Source — The Independent

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United States: prison inmates fight deadliest fire in California history for $1 an hour

Scores of prison inmates are engaged fighting California’s deadliest ever wildfire for just $1 an hour – a deployment campaigners say has created the potential for “exploitation and abuse”.
Around 200 prisoners are involved in the fight against the Camp Fire, that has so far claimed 77 lives and destroyed the community of Paradise in northern California. Around 1,000 people have been listed as missing by emergency teams, although the list is not considered fixed.

Meanwhile, as many as 3,700 inmates are among the estimated 9,000 firefighters currently tackling various blazes throughout the state. Approximately 2,600 of those are ‘fire line qualified’inmates.

“An inmate must volunteer for the fire camp programme; no one is involuntarily assigned to work in a fire camp,” Alexandra Powell, a spokesperson for the California Department of Corrections and Rehabilitation (CDCR), told The Independent.

Volunteers are screened on a case-by-case basis and must have “minimum custody” status, or the lowest classification for inmates based on their sustained good behaviour in prison, their conforming to rules within the prison and participation in rehabilitative programming, she said.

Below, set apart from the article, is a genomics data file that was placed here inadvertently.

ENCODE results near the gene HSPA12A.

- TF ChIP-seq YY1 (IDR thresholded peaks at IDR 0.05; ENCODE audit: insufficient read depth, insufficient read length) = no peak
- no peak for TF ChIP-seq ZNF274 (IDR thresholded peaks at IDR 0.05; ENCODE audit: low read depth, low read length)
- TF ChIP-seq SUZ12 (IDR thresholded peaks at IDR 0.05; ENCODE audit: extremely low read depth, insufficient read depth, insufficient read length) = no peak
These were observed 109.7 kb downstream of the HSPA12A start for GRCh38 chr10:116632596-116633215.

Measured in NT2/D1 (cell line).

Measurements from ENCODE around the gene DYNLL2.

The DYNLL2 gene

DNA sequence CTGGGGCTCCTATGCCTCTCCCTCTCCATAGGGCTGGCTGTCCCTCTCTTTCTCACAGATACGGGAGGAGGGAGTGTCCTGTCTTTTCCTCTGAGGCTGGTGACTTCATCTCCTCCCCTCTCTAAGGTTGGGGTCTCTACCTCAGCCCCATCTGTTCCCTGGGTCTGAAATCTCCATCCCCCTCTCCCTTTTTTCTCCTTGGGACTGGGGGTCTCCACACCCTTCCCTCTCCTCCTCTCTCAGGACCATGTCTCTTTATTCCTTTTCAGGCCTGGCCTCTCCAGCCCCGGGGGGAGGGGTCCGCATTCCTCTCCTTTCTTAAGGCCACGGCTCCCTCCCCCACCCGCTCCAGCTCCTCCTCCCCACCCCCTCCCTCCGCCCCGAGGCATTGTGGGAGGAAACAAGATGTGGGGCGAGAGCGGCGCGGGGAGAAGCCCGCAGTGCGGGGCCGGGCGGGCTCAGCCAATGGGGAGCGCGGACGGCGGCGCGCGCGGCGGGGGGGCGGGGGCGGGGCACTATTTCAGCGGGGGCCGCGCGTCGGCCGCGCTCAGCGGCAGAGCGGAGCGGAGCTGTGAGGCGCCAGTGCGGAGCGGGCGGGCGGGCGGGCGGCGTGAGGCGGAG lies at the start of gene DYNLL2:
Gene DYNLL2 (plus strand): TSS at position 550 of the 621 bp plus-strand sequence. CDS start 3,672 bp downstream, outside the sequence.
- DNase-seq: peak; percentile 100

She said volunteers must must have five years or less remaining on their sentence to be considered

Reports suggest the use of inmate labour to tackle wildfires saves the state as much as $100m (£77.8m) a year, and that the so-called Conservation Camp Programme, has made prisoners available since the 1940s.

Yet, campaigners say their involvement is not without problems. At least six inmates are believed to have died fighting fires since 1983 and the prisoners do not receive the same legal protections as other firefighters, the activists said.


“Most prisoners want to work, and jobs for prisoners can be a very positive thing. A job can provide an escape from the crushing monotony of prison life – a chance to do something productive, earn a little money, and maybe even learn some skills that are useful in and of themselves and useful when reentering society,” said David Fathi, director of the national prison project at the American Civil Liberties Union (ACLU).

He added: “That said, given the vast power inequality between prisoners and their employers, there is also a persistent and real potential for exploitation and abuse.

“Prisoners are excluded from the legal protections enjoyed by all other workers. They’re not allowed to unionise. They’re not covered by minimum wage laws, and the paltry wages they do earn can be seized by the prison.”

Ms Powell, of the CDCR, said inmate firefighters receive wildland firefighting training from California Department of Forestry and Fire Protection (CAL Fire), and would obtain the same amount of training as a seasonal firefighter.

“It is important to note that through rehabilitation, and programmes like the fire camp programme, inmates learn useful skills that can help them on the outside,” she added.

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